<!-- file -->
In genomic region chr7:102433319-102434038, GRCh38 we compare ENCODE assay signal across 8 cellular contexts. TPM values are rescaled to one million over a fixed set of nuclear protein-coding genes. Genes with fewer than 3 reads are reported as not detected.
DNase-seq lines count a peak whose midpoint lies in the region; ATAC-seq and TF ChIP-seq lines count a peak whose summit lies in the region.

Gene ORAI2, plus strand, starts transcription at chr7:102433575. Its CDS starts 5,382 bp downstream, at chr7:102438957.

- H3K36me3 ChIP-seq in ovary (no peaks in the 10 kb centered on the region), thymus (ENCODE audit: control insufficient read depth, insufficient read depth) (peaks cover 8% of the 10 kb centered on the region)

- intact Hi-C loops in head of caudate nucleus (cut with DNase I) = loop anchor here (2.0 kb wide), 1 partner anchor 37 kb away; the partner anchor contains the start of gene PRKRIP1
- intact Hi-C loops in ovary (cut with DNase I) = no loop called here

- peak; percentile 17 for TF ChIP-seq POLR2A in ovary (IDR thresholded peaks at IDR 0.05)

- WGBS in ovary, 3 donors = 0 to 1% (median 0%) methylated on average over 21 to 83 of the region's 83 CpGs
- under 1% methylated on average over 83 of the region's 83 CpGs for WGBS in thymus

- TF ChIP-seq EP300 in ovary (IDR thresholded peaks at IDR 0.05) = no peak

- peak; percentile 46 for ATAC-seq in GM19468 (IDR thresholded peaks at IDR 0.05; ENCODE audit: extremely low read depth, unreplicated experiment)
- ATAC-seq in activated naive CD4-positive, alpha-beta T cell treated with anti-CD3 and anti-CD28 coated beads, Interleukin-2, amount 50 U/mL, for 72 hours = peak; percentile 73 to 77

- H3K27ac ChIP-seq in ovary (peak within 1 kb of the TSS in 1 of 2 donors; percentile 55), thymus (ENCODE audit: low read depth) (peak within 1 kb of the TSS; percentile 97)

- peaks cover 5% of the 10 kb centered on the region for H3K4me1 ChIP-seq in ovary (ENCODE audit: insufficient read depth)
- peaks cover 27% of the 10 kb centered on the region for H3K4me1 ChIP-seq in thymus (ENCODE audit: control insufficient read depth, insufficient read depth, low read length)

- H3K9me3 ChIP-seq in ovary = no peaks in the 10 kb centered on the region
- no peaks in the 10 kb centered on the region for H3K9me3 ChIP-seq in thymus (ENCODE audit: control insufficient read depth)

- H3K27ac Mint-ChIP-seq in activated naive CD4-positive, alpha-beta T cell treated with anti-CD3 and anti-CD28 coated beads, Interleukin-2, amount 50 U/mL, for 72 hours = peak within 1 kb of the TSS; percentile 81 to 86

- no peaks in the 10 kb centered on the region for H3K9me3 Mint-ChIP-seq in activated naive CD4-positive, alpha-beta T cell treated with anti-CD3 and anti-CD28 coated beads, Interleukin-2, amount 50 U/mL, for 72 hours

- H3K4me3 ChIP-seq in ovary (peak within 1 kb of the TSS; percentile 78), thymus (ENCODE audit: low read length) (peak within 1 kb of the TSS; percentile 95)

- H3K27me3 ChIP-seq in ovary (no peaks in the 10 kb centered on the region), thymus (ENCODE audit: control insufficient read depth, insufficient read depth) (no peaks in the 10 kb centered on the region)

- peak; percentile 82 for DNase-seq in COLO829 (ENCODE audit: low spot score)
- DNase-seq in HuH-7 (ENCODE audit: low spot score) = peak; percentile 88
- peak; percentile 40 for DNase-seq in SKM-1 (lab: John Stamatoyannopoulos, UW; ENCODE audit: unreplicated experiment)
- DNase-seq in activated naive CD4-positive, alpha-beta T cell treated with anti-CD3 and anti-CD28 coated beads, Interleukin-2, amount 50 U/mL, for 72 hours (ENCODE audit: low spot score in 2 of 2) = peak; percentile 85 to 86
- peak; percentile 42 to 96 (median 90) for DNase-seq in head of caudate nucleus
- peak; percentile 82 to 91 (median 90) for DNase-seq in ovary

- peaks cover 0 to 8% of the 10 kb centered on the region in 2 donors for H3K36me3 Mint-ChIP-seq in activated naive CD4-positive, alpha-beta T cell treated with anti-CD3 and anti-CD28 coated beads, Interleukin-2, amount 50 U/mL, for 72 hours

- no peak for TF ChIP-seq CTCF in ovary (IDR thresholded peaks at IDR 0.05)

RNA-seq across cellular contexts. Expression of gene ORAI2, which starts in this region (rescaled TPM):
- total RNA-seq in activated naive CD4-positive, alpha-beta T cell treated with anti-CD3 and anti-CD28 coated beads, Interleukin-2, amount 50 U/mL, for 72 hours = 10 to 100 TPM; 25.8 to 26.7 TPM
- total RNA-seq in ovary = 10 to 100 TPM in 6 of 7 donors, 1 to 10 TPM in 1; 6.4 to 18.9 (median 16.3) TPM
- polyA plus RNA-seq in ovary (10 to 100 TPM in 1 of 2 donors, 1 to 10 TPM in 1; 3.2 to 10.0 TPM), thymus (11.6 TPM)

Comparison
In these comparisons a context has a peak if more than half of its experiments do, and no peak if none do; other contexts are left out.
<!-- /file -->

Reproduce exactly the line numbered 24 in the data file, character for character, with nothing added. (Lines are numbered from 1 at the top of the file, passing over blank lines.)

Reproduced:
- peak; percentile 40 for DNase-seq in SKM-1 (lab: John Stamatoyannopoulos, UW; ENCODE audit: unreplicated experiment)